Anthony Caro: Portraits



Anthony Caro, by George Newson, 28 September 1989 - NPG  - © George Newson / Lebrecht Music & Arts

Anthony Caro
by George Newson
28 September 1989
NPG x35729


Past display archive
20 March - 7 September 2008

Room 32

Free

Anthony Caro is widely regarded as Britain's greatest living sculptor. From the early 1960s he has been a major, pioneering figure in the development of abstract sculpture. This is an area in which he continues to innovate, producing sculpture that tests the limits of expression, often using pieces of found scrap steel welded together in arrangements whose appeal is at once cerebral and sensuous.

Since the mid-1980s, Caro's work has proceeded on an ever-broadening front, achieving a remarkable diversity in a range of materials including bronze, lead, ceramic, stainless steel, silver, wood and paper. A little known aspect of his refusal to be tied to a single way of working has been his occasional return to figurative imagery. Preceding his radical breakthrough to abstraction in 1960, the human figure was a principal preoccupation of Caro's art. During the last twenty years, he has returned to this subject, making numerous drawings and sculpture that take an observed model or sitter as their subject. Alongside his purely abstract works, Caro's output has included recognisable subjects such as the nude, as well as occasional portraits. The result has been a remarkable, liberated, fertility of invention, of which Caro commented: 'I was willing to say, come on let's open this up and use it in every way we can without feeling that we shouldn't do this. I felt much more freedom to experiment, freedom to try anything.'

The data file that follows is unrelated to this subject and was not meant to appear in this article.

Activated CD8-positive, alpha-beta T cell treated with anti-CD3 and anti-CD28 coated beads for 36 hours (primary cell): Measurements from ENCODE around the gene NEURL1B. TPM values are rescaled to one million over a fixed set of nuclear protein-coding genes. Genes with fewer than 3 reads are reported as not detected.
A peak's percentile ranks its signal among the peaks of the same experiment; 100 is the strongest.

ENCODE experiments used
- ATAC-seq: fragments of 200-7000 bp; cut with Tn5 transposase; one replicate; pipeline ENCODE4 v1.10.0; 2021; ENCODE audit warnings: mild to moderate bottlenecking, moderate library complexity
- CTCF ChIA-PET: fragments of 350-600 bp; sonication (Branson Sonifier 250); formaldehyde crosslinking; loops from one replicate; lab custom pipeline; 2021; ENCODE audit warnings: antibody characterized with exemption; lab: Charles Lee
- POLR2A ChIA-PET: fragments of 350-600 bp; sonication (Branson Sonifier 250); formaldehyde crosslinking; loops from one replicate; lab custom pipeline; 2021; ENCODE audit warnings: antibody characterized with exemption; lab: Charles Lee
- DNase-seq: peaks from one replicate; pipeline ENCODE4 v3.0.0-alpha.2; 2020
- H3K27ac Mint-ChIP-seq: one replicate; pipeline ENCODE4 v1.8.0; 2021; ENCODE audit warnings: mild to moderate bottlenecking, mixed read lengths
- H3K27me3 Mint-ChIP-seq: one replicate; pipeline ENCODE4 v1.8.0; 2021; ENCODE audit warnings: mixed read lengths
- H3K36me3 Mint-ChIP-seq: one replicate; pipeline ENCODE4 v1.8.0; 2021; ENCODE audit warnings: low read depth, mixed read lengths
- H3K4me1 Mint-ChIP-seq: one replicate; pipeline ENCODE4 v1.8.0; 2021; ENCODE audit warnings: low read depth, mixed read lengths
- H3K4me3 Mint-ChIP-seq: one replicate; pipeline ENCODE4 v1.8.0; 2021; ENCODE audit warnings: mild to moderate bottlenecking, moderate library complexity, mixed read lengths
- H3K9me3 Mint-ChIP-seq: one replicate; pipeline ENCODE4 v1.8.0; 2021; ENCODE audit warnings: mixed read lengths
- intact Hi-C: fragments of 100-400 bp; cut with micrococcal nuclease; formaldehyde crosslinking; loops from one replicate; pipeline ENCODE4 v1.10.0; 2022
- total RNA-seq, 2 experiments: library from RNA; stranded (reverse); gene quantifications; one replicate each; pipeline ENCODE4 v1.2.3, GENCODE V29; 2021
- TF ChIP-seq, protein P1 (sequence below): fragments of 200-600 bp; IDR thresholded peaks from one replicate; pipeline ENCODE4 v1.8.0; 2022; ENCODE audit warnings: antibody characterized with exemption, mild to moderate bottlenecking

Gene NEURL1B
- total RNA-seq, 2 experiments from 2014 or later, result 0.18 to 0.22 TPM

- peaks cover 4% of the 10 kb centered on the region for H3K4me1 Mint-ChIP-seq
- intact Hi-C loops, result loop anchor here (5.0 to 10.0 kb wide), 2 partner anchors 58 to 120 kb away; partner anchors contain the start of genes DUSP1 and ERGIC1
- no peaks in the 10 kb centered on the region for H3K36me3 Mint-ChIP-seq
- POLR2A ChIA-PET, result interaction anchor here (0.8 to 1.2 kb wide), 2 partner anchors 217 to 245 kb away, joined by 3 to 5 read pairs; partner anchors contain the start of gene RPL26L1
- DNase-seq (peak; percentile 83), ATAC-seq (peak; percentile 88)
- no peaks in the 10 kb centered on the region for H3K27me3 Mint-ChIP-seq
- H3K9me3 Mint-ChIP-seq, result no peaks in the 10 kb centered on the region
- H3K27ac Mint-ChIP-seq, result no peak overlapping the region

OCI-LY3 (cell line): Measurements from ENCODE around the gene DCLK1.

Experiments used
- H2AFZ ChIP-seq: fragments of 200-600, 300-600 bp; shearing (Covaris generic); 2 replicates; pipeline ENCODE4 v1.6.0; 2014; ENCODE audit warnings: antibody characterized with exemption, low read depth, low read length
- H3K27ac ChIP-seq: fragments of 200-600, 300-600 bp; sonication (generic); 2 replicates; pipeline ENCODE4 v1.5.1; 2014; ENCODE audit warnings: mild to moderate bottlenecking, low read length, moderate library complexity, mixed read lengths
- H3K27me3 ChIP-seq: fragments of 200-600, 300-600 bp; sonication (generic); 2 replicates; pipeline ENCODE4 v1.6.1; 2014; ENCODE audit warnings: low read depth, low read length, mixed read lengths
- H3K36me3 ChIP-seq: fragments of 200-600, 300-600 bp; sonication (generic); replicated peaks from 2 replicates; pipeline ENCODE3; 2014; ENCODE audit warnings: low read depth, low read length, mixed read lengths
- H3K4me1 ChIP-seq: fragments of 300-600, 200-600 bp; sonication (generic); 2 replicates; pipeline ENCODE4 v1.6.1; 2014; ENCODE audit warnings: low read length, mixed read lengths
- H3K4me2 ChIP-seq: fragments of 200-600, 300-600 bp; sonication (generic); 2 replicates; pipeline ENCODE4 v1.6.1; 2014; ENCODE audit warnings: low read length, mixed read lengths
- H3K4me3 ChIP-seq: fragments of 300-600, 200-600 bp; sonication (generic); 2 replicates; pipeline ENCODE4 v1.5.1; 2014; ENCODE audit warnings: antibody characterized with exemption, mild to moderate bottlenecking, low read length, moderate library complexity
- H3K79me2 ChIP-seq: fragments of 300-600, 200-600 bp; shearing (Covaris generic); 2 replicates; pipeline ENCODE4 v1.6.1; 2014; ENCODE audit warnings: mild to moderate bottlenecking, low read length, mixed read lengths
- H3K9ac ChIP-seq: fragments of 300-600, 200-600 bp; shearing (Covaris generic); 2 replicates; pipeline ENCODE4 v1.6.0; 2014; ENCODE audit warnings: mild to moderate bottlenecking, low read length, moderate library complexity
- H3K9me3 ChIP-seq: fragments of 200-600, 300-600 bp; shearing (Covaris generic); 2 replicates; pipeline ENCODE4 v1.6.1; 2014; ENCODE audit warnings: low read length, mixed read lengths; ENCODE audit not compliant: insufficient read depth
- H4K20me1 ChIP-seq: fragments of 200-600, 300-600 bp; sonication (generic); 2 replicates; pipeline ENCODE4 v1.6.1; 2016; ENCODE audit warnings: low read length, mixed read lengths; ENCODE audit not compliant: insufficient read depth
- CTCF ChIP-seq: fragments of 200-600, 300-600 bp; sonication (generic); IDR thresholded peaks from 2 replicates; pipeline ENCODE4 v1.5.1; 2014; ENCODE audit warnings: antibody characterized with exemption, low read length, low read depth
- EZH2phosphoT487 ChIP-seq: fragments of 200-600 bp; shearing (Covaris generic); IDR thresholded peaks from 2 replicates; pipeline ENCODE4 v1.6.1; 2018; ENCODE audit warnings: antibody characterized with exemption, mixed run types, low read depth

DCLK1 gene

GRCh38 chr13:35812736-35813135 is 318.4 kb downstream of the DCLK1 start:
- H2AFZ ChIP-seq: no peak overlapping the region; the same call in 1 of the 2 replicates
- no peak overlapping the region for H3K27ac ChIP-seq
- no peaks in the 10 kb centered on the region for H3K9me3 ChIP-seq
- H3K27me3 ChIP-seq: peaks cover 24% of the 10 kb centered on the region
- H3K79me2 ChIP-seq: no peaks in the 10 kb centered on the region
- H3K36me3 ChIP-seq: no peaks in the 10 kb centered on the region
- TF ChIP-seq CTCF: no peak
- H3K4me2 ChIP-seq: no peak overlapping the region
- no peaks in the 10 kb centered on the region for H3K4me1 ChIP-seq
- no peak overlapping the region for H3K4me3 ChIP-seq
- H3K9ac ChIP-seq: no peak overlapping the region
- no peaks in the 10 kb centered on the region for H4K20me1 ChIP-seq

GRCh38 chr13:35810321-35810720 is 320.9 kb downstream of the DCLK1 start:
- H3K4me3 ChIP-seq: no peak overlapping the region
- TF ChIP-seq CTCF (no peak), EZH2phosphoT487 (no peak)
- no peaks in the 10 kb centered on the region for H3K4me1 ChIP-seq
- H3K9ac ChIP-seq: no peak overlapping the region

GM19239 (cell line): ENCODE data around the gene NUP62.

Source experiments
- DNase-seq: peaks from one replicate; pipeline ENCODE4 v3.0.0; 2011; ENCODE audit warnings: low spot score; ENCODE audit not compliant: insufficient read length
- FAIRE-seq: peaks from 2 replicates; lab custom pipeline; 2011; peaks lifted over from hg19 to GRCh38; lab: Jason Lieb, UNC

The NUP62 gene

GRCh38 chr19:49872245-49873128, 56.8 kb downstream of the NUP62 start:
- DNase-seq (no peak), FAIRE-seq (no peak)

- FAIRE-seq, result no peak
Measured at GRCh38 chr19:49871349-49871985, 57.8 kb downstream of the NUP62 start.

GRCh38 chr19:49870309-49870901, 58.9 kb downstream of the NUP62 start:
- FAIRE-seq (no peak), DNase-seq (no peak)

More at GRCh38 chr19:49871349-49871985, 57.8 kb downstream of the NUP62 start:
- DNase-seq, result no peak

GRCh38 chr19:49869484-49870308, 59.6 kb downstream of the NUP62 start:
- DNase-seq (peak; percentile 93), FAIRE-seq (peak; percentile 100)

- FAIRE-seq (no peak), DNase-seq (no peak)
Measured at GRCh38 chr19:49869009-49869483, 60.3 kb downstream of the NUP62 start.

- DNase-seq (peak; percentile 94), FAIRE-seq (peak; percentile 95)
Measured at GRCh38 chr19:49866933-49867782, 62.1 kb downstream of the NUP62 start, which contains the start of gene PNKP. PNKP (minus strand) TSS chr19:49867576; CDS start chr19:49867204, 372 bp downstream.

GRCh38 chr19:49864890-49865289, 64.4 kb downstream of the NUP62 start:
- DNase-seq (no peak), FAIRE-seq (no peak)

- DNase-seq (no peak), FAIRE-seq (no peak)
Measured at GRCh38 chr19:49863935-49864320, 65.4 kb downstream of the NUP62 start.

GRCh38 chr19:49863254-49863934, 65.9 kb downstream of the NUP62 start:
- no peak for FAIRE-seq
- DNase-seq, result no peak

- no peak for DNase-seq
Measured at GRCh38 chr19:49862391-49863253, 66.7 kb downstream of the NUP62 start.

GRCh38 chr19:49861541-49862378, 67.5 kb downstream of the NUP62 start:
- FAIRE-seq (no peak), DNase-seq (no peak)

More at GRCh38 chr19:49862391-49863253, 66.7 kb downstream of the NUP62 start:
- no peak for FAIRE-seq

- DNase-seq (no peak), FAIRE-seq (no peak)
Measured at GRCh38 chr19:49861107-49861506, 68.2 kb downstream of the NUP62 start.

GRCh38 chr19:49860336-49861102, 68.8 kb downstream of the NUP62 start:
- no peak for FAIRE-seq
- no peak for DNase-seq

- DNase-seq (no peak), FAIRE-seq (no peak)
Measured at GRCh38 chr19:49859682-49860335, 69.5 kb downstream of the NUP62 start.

In 1988-9, Caro made four large bronze heads of Sheila, his wife. In March - September 2008, there will be a unique opportunity to view this important group of Caro's portrait sculptures which will be displayed on the Balcony Gallery. In these extraordinary works, Caro's engagement with figurative sculpture is distinguished by new, radical solutions to the issue of resolving observed appearance with an expressive engagement with form and texture. As such, the display brings into view an aspect of Caro's work that to some will appear initially to contradict the very basis on which his reputation rests. At a deeper level, however, Caro's portraits - in common with his abstract sculptures - manifest a vital force of imagination.